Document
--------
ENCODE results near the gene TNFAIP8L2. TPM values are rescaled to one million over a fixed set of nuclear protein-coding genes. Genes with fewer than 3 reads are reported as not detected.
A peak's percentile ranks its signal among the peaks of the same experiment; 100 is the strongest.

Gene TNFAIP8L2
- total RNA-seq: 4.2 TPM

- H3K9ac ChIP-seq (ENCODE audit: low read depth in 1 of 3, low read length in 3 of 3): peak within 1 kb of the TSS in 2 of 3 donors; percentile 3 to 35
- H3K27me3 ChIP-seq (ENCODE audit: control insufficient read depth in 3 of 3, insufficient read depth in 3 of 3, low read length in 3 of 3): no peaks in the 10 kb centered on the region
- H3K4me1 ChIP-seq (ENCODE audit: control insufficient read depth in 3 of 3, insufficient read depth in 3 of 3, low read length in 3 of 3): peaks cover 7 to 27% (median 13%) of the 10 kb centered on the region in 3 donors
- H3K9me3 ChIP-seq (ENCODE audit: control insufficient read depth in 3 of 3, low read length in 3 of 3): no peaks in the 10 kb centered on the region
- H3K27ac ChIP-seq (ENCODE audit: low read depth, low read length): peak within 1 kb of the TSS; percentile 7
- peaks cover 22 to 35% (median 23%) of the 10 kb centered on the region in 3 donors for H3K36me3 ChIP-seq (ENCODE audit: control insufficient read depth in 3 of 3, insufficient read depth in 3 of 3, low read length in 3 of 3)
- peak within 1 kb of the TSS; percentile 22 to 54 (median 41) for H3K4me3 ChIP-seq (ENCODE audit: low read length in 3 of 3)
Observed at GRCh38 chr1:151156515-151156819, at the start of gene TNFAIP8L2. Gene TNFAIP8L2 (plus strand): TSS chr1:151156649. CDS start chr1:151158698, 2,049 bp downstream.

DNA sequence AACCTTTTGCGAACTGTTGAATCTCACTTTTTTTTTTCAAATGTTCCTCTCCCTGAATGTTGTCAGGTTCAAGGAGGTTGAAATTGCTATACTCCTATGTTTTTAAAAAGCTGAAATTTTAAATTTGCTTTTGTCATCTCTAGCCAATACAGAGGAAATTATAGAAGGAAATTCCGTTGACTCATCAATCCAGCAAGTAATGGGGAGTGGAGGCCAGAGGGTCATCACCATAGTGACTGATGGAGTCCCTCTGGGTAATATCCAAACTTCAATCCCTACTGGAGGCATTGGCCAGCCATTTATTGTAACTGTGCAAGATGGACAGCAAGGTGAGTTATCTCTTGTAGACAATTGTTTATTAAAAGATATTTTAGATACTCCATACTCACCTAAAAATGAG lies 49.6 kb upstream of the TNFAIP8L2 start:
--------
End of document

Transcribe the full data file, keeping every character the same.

ENCODE results near the gene TNFAIP8L2. TPM values are rescaled to one million over a fixed set of nuclear protein-coding genes. Genes with fewer than 3 reads are reported as not detected.
A peak's percentile ranks its signal among the peaks of the same experiment; 100 is the strongest.

Gene TNFAIP8L2
- total RNA-seq: 4.2 TPM

- H3K9ac ChIP-seq (ENCODE audit: low read depth in 1 of 3, low read length in 3 of 3): peak within 1 kb of the TSS in 2 of 3 donors; percentile 3 to 35
- H3K27me3 ChIP-seq (ENCODE audit: control insufficient read depth in 3 of 3, insufficient read depth in 3 of 3, low read length in 3 of 3): no peaks in the 10 kb centered on the region
- H3K4me1 ChIP-seq (ENCODE audit: control insufficient read depth in 3 of 3, insufficient read depth in 3 of 3, low read length in 3 of 3): peaks cover 7 to 27% (median 13%) of the 10 kb centered on the region in 3 donors
- H3K9me3 ChIP-seq (ENCODE audit: control insufficient read depth in 3 of 3, low read length in 3 of 3): no peaks in the 10 kb centered on the region
- H3K27ac ChIP-seq (ENCODE audit: low read depth, low read length): peak within 1 kb of the TSS; percentile 7
- peaks cover 22 to 35% (median 23%) of the 10 kb centered on the region in 3 donors for H3K36me3 ChIP-seq (ENCODE audit: control insufficient read depth in 3 of 3, insufficient read depth in 3 of 3, low read length in 3 of 3)
- peak within 1 kb of the TSS; percentile 22 to 54 (median 41) for H3K4me3 ChIP-seq (ENCODE audit: low read length in 3 of 3)
Observed at GRCh38 chr1:151156515-151156819, at the start of gene TNFAIP8L2. Gene TNFAIP8L2 (plus strand): TSS chr1:151156649. CDS start chr1:151158698, 2,049 bp downstream.

DNA sequence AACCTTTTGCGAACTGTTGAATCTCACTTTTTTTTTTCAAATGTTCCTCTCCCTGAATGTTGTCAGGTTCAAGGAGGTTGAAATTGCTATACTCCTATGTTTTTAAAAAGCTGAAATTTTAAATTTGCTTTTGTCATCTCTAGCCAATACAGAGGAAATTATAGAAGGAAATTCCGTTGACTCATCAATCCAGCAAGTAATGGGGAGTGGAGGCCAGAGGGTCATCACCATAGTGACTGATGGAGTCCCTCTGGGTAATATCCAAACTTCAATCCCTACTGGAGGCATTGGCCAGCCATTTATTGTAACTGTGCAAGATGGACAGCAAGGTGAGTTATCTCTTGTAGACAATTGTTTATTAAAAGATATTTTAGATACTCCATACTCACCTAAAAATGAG lies 49.6 kb upstream of the TNFAIP8L2 start: